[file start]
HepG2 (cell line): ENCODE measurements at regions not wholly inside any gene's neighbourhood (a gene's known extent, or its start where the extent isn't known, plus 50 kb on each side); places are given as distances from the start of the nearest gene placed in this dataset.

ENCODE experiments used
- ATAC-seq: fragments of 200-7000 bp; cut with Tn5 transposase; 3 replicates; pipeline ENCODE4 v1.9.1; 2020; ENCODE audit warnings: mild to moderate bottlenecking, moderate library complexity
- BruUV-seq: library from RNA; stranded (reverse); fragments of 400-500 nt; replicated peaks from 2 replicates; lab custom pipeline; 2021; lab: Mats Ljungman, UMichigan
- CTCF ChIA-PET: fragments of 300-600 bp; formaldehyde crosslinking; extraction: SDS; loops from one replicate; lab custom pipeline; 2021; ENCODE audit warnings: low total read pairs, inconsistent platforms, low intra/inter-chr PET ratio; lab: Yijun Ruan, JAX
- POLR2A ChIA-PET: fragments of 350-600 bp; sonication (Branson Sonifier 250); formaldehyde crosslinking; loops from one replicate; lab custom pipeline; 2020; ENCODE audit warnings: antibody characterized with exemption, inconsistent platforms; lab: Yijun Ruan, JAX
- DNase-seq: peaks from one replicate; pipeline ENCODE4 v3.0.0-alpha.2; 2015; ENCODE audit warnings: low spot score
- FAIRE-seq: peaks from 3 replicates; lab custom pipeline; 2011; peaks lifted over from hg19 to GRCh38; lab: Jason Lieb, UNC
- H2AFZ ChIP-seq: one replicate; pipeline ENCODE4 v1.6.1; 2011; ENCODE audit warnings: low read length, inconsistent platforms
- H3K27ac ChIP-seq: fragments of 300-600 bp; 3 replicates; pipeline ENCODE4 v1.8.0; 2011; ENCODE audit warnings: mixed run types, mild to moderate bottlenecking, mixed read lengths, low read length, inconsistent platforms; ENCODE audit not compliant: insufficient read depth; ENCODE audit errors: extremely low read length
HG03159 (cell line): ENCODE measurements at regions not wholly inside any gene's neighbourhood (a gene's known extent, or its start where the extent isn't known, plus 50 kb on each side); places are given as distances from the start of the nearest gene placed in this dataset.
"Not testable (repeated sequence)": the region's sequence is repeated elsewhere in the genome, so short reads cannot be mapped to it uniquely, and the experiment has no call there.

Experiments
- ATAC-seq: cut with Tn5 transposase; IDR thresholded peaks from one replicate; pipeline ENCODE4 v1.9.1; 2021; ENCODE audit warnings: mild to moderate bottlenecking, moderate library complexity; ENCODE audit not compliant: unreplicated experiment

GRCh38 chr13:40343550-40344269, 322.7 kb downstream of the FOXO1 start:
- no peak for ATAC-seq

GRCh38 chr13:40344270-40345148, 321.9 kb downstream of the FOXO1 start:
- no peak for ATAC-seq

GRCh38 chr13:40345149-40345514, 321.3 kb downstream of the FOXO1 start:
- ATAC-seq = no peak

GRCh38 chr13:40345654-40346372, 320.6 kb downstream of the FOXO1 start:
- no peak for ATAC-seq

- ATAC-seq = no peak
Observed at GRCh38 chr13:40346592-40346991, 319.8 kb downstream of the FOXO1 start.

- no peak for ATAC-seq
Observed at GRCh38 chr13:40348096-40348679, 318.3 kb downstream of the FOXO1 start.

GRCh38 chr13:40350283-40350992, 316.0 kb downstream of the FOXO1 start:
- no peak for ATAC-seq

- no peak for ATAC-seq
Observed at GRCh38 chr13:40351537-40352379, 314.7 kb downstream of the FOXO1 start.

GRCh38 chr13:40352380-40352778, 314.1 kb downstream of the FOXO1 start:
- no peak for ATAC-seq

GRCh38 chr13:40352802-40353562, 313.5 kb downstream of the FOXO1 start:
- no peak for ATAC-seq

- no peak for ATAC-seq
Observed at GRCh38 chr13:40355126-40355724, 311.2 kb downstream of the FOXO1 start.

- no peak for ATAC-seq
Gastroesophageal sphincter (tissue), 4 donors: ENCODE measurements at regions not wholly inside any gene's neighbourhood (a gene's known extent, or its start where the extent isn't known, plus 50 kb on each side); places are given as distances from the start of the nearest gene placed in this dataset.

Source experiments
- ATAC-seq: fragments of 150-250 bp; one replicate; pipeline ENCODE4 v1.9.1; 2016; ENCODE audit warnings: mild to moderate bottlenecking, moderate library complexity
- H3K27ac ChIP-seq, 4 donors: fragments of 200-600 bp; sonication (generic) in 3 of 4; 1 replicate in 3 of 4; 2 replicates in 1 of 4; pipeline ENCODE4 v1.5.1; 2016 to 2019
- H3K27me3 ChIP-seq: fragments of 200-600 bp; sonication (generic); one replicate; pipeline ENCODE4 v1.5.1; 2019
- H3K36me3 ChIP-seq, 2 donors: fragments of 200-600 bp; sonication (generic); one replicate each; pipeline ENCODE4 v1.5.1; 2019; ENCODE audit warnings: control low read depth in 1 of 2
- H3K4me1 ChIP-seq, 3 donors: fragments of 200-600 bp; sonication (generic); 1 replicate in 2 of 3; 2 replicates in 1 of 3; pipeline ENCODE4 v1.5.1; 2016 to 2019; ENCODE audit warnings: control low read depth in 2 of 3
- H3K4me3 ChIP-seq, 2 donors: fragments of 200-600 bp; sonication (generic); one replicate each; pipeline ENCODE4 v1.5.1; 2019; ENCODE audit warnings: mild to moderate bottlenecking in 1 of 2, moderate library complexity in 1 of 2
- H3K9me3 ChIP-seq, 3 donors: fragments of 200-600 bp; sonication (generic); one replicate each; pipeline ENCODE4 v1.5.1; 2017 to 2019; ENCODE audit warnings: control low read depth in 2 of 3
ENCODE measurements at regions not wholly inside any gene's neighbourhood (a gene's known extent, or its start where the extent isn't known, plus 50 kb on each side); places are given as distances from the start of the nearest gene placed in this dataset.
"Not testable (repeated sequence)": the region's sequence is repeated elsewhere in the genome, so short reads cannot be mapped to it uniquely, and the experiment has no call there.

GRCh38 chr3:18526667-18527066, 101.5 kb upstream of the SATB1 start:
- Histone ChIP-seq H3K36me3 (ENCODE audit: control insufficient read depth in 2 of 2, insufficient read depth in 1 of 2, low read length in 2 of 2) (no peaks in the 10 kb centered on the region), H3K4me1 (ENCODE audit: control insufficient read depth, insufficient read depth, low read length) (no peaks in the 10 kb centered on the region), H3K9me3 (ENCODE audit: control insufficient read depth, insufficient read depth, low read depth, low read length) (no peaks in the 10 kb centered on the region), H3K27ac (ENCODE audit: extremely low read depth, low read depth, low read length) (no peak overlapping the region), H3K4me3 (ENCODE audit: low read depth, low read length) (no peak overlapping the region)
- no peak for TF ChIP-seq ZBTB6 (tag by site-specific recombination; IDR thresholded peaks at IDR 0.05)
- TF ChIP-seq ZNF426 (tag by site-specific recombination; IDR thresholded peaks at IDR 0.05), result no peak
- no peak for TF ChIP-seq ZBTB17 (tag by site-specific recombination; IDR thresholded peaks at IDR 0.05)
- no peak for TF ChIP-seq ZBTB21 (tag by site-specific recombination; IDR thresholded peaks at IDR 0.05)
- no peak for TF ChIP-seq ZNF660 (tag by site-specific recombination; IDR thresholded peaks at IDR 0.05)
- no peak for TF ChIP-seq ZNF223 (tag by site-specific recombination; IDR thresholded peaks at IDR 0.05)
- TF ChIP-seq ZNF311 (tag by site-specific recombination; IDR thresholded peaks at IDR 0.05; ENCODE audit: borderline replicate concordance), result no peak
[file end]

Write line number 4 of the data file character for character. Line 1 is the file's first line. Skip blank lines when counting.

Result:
- BruUV-seq: library from RNA; stranded (reverse); fragments of 400-500 nt; replicated peaks from 2 replicates; lab custom pipeline; 2021; lab: Mats Ljungman, UMichigan